Our book addresses a central question: How did illustrations affect the way that readers consumed serial fiction? It explores what happens to our received view of Victorian novels when we consider the impact on novel readers of both images and serial form. Our study spans the period from the late 1830s through the period of the great family magazines and the golden age of book illustration; to the fin de siècle, when the illustrated serial novel waned in favour of new forms such as the novella and the linked series of short stories. As we show, consideration of text-image relationships reveals the great complexity and richness of Victorian illustrated serials. They impel reflective and complex reading strategies. They interpolate critical readers. And they push us to reconsider what we think we know about Victorian novels. Far from constituting a mere prelude to the volume edition, the illustrated serial emerges as considerably less linear, far more intertextual and self-reflexive than later volume editions of the same text. Taking account of serial illustration thus demands rethinking the very forms of Victorian fiction.
Julia Thomas has written a range of books and articles that engage with different aspects of Victorian visual and material culture, including Nineteenth-Century Illustration and the Digital (London: Palgrave, 2017) and Pictorial Victorians: The Inscription of Values in Word and Image (Athens: Ohio University Press, 2004). Focusing on the relationship between illustration and modern technologies, Thomas has pioneered digital presentations of Victorian illustration in the form of the AHRC-funded Database of Mid-Victorian Illustration (2007, 2011) and The Illustration Archive (2015).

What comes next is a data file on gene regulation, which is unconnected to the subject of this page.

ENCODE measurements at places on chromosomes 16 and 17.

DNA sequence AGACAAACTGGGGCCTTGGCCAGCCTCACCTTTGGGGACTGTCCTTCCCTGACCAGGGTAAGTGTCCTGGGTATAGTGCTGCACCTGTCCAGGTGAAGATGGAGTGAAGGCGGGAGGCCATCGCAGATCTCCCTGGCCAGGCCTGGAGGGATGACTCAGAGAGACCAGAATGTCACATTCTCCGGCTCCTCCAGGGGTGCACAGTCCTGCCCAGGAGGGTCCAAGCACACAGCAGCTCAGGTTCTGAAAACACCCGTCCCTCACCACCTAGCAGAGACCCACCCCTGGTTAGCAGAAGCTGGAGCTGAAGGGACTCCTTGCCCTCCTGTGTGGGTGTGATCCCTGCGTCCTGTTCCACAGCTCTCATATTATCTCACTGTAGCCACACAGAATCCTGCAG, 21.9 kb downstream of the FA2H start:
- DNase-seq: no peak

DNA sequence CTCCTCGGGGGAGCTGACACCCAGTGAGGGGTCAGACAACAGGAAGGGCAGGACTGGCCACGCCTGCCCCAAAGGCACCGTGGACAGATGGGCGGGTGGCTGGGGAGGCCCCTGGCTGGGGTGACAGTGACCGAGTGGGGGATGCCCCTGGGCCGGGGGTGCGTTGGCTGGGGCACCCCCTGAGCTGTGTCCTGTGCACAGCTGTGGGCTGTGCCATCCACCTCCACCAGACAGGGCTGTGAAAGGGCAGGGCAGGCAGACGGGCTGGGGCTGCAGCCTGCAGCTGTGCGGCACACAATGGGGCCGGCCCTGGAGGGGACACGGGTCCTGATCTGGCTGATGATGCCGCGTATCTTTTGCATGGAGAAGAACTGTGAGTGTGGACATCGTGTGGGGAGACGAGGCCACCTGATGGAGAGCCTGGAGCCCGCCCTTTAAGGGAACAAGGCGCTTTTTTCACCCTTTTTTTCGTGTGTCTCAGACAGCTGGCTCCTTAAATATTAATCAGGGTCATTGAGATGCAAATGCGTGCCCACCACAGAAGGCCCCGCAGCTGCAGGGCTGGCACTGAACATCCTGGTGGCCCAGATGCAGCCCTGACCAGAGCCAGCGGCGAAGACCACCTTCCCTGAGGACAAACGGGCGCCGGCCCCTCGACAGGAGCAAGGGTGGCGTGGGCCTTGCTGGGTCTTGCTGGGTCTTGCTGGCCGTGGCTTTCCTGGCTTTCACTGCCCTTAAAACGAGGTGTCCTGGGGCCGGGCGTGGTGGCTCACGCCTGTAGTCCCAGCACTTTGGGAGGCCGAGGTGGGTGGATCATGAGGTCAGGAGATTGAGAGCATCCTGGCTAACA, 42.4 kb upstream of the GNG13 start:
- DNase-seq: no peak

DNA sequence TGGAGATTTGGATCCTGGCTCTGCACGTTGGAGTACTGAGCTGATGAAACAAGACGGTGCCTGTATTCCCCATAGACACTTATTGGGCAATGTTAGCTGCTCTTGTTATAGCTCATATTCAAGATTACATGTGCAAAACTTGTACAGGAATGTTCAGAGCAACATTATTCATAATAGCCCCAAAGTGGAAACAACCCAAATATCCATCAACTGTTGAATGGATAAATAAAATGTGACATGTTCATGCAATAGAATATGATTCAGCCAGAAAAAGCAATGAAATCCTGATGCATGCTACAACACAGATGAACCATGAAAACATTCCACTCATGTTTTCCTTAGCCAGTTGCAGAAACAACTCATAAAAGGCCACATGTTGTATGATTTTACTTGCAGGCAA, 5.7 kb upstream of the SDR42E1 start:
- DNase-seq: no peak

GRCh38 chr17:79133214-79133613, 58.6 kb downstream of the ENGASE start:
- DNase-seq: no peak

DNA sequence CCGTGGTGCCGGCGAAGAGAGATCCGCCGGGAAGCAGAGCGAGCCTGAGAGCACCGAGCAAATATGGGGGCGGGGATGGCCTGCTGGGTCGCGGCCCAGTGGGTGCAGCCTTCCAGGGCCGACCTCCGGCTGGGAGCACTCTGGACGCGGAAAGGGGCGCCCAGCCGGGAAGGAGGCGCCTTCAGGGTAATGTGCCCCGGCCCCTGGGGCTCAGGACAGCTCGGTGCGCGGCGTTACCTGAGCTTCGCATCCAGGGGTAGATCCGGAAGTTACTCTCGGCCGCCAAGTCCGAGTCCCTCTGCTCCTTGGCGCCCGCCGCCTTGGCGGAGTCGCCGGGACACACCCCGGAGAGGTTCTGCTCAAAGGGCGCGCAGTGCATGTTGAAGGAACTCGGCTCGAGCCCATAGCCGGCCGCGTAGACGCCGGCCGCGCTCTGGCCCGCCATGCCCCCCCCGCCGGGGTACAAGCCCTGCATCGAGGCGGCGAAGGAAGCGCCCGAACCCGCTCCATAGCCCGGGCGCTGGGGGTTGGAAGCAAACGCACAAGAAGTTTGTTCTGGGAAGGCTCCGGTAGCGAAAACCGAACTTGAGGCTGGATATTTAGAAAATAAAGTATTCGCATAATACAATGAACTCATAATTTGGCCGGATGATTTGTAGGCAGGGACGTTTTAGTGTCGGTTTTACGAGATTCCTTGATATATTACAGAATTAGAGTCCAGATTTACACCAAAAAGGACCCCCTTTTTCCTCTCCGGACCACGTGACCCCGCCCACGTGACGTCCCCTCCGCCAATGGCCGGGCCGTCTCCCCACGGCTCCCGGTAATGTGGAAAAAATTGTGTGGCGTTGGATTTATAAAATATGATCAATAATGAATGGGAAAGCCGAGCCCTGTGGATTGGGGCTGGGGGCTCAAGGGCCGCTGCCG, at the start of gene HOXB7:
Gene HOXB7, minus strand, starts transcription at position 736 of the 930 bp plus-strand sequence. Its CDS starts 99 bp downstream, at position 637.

Reading and Materiality
Leah Price has written extensively on the materiality of books, notably in How to Do Things with Books in Victorian Britain (Princeton: Princeton University Press, 2012). Price is primarily interested in the ways in which the publications’ physical properties extend the range of encounters between text and reader. As Price explains, ‘the physicality of print’ involves many non-textual events: ‘Bought, sold, exchanged, transported, displayed, defaced, stored, ignored, collected, neglected, dispersed, discarded—the transactions that enlist books stretch far beyond the literary or even the linguistic.’ Price’s insights are especially important in the consideration of the Victorian illustrated book, which involves non-textual events such as removing and framing prints and (in the case of elaborate bindings), using the books as objects or presents rather than literature to be read.
Last modified 1 November 2019